For  Ms. Nga, a Ha Nam province-based land and labor activist, the assault was among numerous attacks against her in the past few years. Last year, thugs broke her legs when she visited other activists in Hanoi.

Vietnam’s government has intensified its political crackdown against local dissidents and human rights activists recently, however, it has implemented new tactics to deal with growing social dissatisfaction. Instead of arresting government critics, the move can be condemned internationally, local security forces have been deploying thugs to beat activists.

Dozens of Vietnamese activists have been brutally assaulted by government-supported thugs during the past few years, and the victims included Nguyen Chi Tuyen, Truong Van Dung, Trinh Tuan Anh, Nguyen Hoang Vi, Nguyen Tuong Thuy and JB Nguyen Huu Vinh. The authorities have pledged to conduct investigation in these cases, however, no progress has been reported.

On June 25, police and militia in the central province of Nghe An also brutally attacked a group of about 50 relatives and activists coming to a local prison to pick up Mr. Trinh Ba Khiem, a prisoner of conscience released one month before his term ends. In early morning , when relatives and activists came near the prison’s gate, the prison’s authorities sent policemen and called on local militia to block the group and later attack them.
Two sons of Mr. Khiem, Trinh Ba Phuong and Trinh Ba Tu and several activists, including female blogger Mai Thanh, were severely assaulted, with numerous injuries in their faces and bodies. Policemen also confiscated their cell phones and broke a number of cameras.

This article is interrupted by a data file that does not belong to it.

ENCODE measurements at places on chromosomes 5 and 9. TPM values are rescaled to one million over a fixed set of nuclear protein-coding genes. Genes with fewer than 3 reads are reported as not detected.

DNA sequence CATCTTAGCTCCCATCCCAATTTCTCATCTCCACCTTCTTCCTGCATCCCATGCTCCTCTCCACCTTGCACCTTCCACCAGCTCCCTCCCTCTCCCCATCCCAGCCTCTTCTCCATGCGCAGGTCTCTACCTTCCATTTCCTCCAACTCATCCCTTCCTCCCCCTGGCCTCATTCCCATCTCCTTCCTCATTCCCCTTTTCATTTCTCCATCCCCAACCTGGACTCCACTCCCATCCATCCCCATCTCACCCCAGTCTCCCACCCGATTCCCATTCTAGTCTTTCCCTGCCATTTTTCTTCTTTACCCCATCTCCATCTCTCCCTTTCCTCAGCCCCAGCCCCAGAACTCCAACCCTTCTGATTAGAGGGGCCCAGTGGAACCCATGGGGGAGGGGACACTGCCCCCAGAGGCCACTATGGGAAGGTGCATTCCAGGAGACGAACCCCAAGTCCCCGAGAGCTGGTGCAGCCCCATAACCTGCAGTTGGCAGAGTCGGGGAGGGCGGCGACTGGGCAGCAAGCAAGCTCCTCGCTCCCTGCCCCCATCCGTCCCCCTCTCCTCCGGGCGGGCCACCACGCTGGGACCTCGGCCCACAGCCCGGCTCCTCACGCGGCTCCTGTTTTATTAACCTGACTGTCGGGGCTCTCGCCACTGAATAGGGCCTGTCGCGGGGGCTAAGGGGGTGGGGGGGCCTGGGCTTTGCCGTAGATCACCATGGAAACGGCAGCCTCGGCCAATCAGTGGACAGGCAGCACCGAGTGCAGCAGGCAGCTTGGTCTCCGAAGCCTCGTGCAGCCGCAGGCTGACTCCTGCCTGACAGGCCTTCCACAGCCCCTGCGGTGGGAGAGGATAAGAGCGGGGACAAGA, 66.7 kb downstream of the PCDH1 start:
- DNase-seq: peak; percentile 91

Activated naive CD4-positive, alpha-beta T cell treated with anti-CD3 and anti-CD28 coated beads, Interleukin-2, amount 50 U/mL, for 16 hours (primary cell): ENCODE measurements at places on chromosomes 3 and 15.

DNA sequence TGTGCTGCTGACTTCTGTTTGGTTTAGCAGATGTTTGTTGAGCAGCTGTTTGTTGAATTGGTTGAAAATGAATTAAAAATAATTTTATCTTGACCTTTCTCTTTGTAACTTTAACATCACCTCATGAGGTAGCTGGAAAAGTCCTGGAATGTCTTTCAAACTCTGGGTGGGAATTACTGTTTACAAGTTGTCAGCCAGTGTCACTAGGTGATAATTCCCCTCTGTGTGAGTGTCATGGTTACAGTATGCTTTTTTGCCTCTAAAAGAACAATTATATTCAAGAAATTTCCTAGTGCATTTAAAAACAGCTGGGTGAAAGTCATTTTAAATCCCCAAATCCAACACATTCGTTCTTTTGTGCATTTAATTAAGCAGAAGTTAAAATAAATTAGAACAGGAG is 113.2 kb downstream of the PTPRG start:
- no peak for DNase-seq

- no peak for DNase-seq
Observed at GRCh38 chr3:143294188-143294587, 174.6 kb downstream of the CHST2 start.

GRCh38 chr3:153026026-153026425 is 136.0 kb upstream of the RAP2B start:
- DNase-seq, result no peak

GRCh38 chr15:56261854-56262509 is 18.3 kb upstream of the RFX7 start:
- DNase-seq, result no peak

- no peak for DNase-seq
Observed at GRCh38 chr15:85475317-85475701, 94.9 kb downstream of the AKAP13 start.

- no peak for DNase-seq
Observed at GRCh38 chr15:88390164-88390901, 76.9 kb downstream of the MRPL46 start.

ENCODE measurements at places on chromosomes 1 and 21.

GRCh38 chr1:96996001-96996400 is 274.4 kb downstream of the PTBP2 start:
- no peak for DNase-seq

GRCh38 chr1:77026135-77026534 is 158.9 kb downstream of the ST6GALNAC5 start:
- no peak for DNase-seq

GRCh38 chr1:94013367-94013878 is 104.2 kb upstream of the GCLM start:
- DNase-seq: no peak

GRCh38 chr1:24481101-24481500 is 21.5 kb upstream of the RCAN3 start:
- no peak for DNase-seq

Vietnam has pledged to improve its human rights records in a bid to be being allowed to join the 12-nation Trans-Pacific Partnership which is led by the U.S. On the occasion of the country’s National Day [September 02], the communist government decided to grant amnesty for over 18,300 prisoners, only one of them is sentenced due to a charge related to the country’s security and no prisoners of conscience are included.

Back to fresh-released Nhat, who was sentenced to four years in jail and three years under house arrest. He, together with 16 other young Catholic followers, was arrested in 2011 and convicted of trying to “overthrow the people’s government’ under Article 79 of Vietnam’s Penal Code and for their alleged affiliation with the U.S.-based opposition Viet Tan party.

Mr. Nhat, born in 1988, vowed to continue his activism to fight for multi-party democracy and better human rights in Vietnam.

Thai Van Dung, one of Nhat’s fellows, was freed on August 19. However, he is still under four years of house arrest.

A number of members of the group, including Dang Xuan Dieu, are still serving their long-term sentences of 13 and 14 years under severe conditions.

According to the New York-based Human Rights Watch, Vietnam is holding between 150 and 200 prisoners of conscience. Hanoi denies, saying only law violators are being imprisoned./.